In a broken, angry, dysfunctional Middle East, most matters associated with Arab-Israeli peace rarely turn out well. In fact, for a Trump administration that has demonstrated an uncanny clumsiness and obtuseness, this has been a region where American ideas go to die. The formal statement today announcing normalization of relations between Israel and the United Arab Emirates (UAE) may prove to be something of an exception.
For three parties -- Israel, the UAE and the US -- it's a rare coincidence of interests and a clear win. For another, the Palestinians, it's a stunning loss and a clear reflection of how much the region has changed at their expense. Indeed, Palestinian Authority President Mahmoud Abbas quickly called it "aggression on the Palestinian people" and "a betrayal of Jerusalem."
Israel's plans to annex parts of the West Bank may have been temporarily suspended, but anyone who believes we are any closer to a negotiation -- let alone an agreement to end the Israeli-Palestinian conflict -- ought to lie down and wait quietly until the feeling passes.
In a way, today's headline of normalization of relations between Israel and the UAE is part and parcel of a trend line that has been building for some time now: a surprise warming of relations between Israel and Arab states in the Gulf, during the Trump presidency.
Three significant factors have driven it.
The rise of Iran, and of Sunni jihadists spewing terror across the region, has created a narrow but important coincidence of interests between Israel and the Gulf states. Increasing exhaustion and frustration with the longstanding Palestinian cause has led Arab states to feel a bit more freedom to pursue their own interests, in spite of it.
But behind it all lay a White House enamored of Arab money for arms sales and investment in the US and eager to marshal the Arabs in the service of its anti-Iranian and pro-Israeli agenda. Indeed, in an effort to court the Gulf Arabs, Trump and his Middle East envoy son-in-law Jared Kushner have established close personal relations with senior officials in Saudi Arabia and the UAE, and its ambassador here in Washington. And Arab nations, sensing opportunities with an autocrat-friendly US president, have been only too happy to follow.
It was no coincidence that last month, two marked Emirati aircraft landed at Ben-Gurion airport carrying Covid-19 supplies for the Palestinian Authority, which rejected them, asserting this was a cover for normalizing relations between the UAE and Israel, as The Times of Israel reported.
For Israeli Prime Minister Benjamin Netanyahu, this announcement couldn't have come at a better time. With Covid-19 resurgent, Israel in recession with record levels of unemployment, and facing trial, Netanyahu needed a boost.
He also needed a way out of the annexation trap he had clumsily managed to set for himself. He had repeatedly promised his base, and the world, that Israel would annex parts of the West Bank, but he found himself unprepared for it, six weeks past the July 1 date after which he could have initiated the plans, in the middle of a surging pandemic, pressed by his right wing to make good on his commitment but without a green light from the Trump administration.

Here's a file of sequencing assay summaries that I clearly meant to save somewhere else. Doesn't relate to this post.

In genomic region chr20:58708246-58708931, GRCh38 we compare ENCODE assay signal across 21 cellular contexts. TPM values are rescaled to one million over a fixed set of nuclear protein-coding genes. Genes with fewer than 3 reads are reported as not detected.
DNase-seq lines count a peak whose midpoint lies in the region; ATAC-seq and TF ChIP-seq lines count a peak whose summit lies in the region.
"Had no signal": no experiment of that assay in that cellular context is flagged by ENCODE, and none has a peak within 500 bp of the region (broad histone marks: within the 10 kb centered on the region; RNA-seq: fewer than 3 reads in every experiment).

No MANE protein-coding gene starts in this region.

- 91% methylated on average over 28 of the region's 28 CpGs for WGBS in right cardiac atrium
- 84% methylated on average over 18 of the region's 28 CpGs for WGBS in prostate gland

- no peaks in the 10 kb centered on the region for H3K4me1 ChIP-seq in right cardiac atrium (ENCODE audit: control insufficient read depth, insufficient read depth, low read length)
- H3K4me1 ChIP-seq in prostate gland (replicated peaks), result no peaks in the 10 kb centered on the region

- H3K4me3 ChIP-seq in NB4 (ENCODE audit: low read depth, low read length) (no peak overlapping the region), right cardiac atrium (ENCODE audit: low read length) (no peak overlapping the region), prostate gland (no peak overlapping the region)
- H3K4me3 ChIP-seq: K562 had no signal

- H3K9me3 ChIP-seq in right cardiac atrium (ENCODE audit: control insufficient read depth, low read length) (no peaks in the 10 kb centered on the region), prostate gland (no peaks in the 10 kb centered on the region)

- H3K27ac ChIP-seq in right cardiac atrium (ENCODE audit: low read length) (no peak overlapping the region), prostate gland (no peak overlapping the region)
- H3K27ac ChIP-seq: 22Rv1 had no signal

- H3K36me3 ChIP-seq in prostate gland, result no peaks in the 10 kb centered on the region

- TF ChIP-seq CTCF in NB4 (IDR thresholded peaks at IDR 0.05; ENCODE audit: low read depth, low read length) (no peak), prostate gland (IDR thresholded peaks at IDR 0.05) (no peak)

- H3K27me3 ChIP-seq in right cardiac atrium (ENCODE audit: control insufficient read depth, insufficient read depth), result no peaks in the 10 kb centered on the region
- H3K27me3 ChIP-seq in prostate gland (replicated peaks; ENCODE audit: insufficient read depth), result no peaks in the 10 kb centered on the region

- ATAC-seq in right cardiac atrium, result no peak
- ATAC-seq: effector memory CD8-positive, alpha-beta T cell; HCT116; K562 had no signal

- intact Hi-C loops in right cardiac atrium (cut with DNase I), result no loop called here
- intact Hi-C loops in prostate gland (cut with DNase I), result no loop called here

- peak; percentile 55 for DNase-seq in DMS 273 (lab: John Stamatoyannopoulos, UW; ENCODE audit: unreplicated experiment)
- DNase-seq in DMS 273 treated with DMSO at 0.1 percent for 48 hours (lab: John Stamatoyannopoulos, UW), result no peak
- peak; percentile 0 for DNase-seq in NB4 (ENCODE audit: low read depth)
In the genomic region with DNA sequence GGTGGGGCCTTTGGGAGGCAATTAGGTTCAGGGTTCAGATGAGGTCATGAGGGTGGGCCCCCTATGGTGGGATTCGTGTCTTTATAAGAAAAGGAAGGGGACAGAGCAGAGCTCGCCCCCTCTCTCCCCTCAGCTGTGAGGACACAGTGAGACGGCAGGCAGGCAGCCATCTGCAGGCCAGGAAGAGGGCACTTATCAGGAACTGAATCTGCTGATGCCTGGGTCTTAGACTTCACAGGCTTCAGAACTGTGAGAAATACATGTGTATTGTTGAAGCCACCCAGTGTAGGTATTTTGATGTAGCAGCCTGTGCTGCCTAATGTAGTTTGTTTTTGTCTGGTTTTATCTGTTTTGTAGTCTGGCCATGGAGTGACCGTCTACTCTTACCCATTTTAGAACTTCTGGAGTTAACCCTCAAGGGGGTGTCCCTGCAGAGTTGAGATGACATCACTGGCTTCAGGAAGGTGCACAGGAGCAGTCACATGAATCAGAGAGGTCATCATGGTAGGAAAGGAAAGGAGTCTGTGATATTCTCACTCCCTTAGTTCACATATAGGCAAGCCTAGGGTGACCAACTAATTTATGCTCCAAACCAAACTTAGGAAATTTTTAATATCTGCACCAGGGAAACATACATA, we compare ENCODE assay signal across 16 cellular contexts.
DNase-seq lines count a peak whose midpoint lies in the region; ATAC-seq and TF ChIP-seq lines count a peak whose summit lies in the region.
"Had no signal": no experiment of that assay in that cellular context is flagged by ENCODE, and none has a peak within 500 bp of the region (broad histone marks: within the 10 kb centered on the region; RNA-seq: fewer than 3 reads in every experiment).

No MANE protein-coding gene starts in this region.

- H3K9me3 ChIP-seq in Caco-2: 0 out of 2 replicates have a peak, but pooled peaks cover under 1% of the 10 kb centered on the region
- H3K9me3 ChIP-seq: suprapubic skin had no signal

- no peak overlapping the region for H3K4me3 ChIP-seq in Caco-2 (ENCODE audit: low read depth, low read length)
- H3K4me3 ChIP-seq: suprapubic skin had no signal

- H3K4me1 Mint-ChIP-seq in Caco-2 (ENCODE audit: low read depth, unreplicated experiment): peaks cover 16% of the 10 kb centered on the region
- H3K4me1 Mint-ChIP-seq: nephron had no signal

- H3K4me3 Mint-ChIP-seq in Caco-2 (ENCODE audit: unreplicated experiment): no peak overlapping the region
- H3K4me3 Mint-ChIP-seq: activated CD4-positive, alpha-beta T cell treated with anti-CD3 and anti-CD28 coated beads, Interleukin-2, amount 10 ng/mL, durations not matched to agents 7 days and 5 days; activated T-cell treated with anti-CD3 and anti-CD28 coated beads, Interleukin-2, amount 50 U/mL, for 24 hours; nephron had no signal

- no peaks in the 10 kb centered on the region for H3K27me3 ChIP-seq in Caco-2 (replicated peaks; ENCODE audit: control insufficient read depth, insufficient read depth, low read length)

The announcement today extricates the Prime Minister from this conundrum, and he can tell his right wing he's only suspending annexation -- as called for in the trilateral announcement. Moreover, he can claim credit for a genuinely unprecedented event -- the first normalization of relations between Israel and a Gulf state. Indeed, should Saudi Arabia follow suit (a truly major development) or even Oman or Bahrain, it would validate Netanyahu's campaign to expand Israel's relations in the region even while settlement activity continues in the West Bank and Jerusalem.
The UAE may encounter some blowback in the region for its decision. But the UAE is trying to preempt that by presenting itself as the party that blocked Israel's annexation of the West Bank. As the country's ambassador to the US wrote in a statement today, "It immediately stops annexation and the potential of violent escalation. It maintains the viability of a two-state solution as endorsed by the Arab League and international community."
For the Trump administration, too, the deal wasn't a minute too late in coming.
To its credit, the administration has assiduously cultivated the Gulf states on the issue of Israel, though its failure to restrain Saudi Arabia in Yemen and refusal to impose any cost on the Crown Prince for the killing of Khashoggi has damaged US interests. The administration is clearly overselling the announcement. National Security Adviser Robert C. O'Brien has called for Trump to be nominated for a Nobel Peace Prize for this and his other Middle East policies.
Still, the announcement is good news for the President and credits him with another first with respect to Israel, from a stream of bad ones. It defuses the issue of annexation for the time being and credits the President with a rare example of successful diplomacy.
The big loser in all of this is the Palestinians. One might take heart in the fact that at least for the time being, annexation is not imminent. But the decision of a Gulf state to normalize relations with Israel is a stunning blow to the Palestinian issue and a clear reflection of how much the region and Arab priorities have changed.
Indeed, that Israel has had so much success expanding its ties in Africa, Asia, Latin America and in the Middle East on the watch of an Israeli Prime Minister who has no intention of taking the Palestinian issue seriously reflects not only Palestinian weakness; but it seems many Arab states may feel they can untether themselves from the Palestinian cause. The Arab world cannot and will not abandon that cause entirely, but today's announcement makes stunningly clear that for many Arab states, they will no longer allow their interest to suffer on account of it.